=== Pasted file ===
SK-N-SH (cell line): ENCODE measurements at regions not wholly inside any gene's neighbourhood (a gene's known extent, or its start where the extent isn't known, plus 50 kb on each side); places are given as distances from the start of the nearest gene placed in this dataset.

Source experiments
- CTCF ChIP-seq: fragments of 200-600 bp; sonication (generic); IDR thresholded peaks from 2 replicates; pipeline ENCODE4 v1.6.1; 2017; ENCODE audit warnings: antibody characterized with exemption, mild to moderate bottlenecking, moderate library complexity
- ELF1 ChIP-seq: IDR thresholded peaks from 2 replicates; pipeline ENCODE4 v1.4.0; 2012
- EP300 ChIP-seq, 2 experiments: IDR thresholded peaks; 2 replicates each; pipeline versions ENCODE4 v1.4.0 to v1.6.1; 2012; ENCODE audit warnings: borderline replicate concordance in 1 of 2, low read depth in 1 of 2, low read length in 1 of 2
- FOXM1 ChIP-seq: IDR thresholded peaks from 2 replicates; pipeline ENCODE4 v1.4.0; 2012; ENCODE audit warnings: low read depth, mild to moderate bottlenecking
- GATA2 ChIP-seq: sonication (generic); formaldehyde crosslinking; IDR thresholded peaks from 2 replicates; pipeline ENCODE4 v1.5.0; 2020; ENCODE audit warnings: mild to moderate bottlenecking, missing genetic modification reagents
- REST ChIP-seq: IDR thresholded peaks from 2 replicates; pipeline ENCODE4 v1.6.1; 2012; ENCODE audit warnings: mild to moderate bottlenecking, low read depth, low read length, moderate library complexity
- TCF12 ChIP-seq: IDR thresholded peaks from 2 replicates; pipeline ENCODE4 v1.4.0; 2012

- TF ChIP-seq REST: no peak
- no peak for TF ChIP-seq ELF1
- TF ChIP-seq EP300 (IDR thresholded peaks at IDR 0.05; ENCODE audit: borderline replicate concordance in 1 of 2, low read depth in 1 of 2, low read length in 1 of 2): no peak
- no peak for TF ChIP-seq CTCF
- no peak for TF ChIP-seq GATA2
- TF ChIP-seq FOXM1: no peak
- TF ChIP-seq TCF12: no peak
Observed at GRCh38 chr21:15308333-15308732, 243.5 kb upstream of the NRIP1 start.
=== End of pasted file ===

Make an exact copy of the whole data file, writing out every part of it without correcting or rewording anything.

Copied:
SK-N-SH (cell line): ENCODE measurements at regions not wholly inside any gene's neighbourhood (a gene's known extent, or its start where the extent isn't known, plus 50 kb on each side); places are given as distances from the start of the nearest gene placed in this dataset.

Source experiments
- CTCF ChIP-seq: fragments of 200-600 bp; sonication (generic); IDR thresholded peaks from 2 replicates; pipeline ENCODE4 v1.6.1; 2017; ENCODE audit warnings: antibody characterized with exemption, mild to moderate bottlenecking, moderate library complexity
- ELF1 ChIP-seq: IDR thresholded peaks from 2 replicates; pipeline ENCODE4 v1.4.0; 2012
- EP300 ChIP-seq, 2 experiments: IDR thresholded peaks; 2 replicates each; pipeline versions ENCODE4 v1.4.0 to v1.6.1; 2012; ENCODE audit warnings: borderline replicate concordance in 1 of 2, low read depth in 1 of 2, low read length in 1 of 2
- FOXM1 ChIP-seq: IDR thresholded peaks from 2 replicates; pipeline ENCODE4 v1.4.0; 2012; ENCODE audit warnings: low read depth, mild to moderate bottlenecking
- GATA2 ChIP-seq: sonication (generic); formaldehyde crosslinking; IDR thresholded peaks from 2 replicates; pipeline ENCODE4 v1.5.0; 2020; ENCODE audit warnings: mild to moderate bottlenecking, missing genetic modification reagents
- REST ChIP-seq: IDR thresholded peaks from 2 replicates; pipeline ENCODE4 v1.6.1; 2012; ENCODE audit warnings: mild to moderate bottlenecking, low read depth, low read length, moderate library complexity
- TCF12 ChIP-seq: IDR thresholded peaks from 2 replicates; pipeline ENCODE4 v1.4.0; 2012

- TF ChIP-seq REST: no peak
- no peak for TF ChIP-seq ELF1
- TF ChIP-seq EP300 (IDR thresholded peaks at IDR 0.05; ENCODE audit: borderline replicate concordance in 1 of 2, low read depth in 1 of 2, low read length in 1 of 2): no peak
- no peak for TF ChIP-seq CTCF
- no peak for TF ChIP-seq GATA2
- TF ChIP-seq FOXM1: no peak
- TF ChIP-seq TCF12: no peak
Observed at GRCh38 chr21:15308333-15308732, 243.5 kb upstream of the NRIP1 start.